“Check your oil, Miss?”, Bubba Jones asked with a glint in his eye.
“No, thank you!,” the young blond replied. She was tired of being gawked at by the large man pumping her gas. Although customers were allowed to pump their own gas in South Carolina, Bubba had rushed up to her car, anxious to serve.
When he brought back her credit card slip to be signed, he purposely slid his greasy fingers over hers as he handed it back, smiling broadly, showing his two gold front teeth. She jerked her hand back, almost dropping her credit card on the ground. Oh no! She thought to herself. He’s going to pick it up and hand it to me and do his greasy finger slide thing again. Gross!
She sped away, watching his lustful eyes follow her until she was out of sight. “Men are such pigs!”, she said outloud. “The only thing missing was him drooling chewing tobacco down his jaw! Man!”
Bubba had grown up in New Bern and had made himself a pretty good life here. His father had opened the gas station, now aptly named “Bubba’s Best Gas and Convenience Store,” after Mr. Jones had died several years before. Everybody knew Bubba in New Bern, after all he had been the star right tackle on the town’s only state champion high school football team a decade ago.
Although he had packed on a few pounds since those days, he had been solid muscle during his six years of high school. And when Bubba Jones tackled you, you stayed on the ground. More players had been injured by Bubba when he was on the field than the team physician could keep track of. He seemed to take pleasure in not only stopping a running back, but putting him out of the rest of the game. Most of his hits were clean, and the ones that weren’t received no criticism from his teammates.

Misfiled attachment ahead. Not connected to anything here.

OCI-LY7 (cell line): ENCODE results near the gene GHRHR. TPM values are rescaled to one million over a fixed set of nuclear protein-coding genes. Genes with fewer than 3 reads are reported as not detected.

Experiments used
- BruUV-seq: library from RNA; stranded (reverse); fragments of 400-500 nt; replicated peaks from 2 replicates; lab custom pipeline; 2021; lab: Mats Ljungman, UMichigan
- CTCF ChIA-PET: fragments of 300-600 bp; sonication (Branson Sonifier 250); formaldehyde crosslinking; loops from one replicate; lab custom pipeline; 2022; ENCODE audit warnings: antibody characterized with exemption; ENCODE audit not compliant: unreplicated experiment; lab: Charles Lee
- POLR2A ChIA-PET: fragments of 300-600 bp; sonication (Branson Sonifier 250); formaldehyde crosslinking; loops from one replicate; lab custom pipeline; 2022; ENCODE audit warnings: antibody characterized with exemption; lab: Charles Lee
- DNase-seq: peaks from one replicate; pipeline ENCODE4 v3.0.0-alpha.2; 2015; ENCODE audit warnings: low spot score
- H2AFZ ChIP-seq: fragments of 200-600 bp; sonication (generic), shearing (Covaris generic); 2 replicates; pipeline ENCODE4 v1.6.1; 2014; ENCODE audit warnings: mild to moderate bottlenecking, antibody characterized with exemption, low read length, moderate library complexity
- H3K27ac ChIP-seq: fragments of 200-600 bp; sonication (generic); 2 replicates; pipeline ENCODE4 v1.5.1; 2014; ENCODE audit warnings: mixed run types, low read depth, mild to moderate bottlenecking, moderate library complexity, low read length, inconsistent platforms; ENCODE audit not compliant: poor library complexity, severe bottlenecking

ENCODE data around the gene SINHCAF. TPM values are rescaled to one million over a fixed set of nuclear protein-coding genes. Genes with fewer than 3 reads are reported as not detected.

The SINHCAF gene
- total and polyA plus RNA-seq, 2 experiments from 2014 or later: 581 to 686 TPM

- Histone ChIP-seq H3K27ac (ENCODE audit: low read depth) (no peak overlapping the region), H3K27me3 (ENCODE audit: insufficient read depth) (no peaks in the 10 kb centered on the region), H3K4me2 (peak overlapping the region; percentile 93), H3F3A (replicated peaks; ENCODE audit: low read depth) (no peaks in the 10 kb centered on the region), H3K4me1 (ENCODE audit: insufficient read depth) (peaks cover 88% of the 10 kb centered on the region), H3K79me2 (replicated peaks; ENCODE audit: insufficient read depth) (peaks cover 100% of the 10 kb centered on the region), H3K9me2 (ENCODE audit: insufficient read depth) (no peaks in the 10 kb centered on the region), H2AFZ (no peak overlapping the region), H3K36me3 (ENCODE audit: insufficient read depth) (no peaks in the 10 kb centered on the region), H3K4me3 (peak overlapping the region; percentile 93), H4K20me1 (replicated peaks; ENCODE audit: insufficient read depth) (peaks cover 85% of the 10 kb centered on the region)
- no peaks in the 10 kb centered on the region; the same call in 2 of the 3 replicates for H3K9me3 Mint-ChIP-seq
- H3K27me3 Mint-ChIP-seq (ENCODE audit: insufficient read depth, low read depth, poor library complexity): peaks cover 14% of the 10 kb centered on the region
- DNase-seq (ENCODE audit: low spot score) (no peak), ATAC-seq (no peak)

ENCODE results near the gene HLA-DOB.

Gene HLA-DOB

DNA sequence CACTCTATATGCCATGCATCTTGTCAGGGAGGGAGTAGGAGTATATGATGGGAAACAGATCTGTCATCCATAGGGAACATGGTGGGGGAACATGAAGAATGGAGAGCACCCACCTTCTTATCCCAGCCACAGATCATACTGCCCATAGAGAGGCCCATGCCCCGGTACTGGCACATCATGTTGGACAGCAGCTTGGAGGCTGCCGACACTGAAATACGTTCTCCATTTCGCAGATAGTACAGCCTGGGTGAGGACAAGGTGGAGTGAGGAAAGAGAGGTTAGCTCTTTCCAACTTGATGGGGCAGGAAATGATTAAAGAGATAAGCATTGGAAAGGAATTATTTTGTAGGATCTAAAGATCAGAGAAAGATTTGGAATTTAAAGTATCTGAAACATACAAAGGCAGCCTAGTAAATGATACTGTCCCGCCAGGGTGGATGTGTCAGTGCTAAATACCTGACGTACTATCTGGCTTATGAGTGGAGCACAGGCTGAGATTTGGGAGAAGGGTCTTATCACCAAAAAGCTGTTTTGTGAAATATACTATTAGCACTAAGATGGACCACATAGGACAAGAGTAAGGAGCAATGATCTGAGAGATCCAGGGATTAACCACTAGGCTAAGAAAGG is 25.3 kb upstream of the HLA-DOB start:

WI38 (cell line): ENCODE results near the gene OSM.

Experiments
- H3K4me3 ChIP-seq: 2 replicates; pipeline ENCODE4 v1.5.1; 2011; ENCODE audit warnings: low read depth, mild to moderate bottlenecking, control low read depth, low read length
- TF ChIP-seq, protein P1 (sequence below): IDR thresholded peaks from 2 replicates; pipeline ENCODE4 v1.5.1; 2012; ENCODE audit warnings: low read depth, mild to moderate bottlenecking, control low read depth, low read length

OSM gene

The New Bern Police Department had long suspected Bubba to be the primary drug dealer in their town — but they couldn’t prove it. He was often questioned, but never charged with any offenses. He had actually temporarily quit his drug-dealing a month ago, when a much more lucrative opportunity came along.
After high school, Bubba had enrolled in Durham County Technical College and had graduated first of his class in auto mechanics. His father had taught him a great deal, but he excelled in his classes at Tech, especially in brake systems.
He had often thought to himself, how hard would it be to compromise someone’s brakes in such a way that no post-accident investigation would provide any evidence of tampering? And then he had gotten that phone call. (to be continued)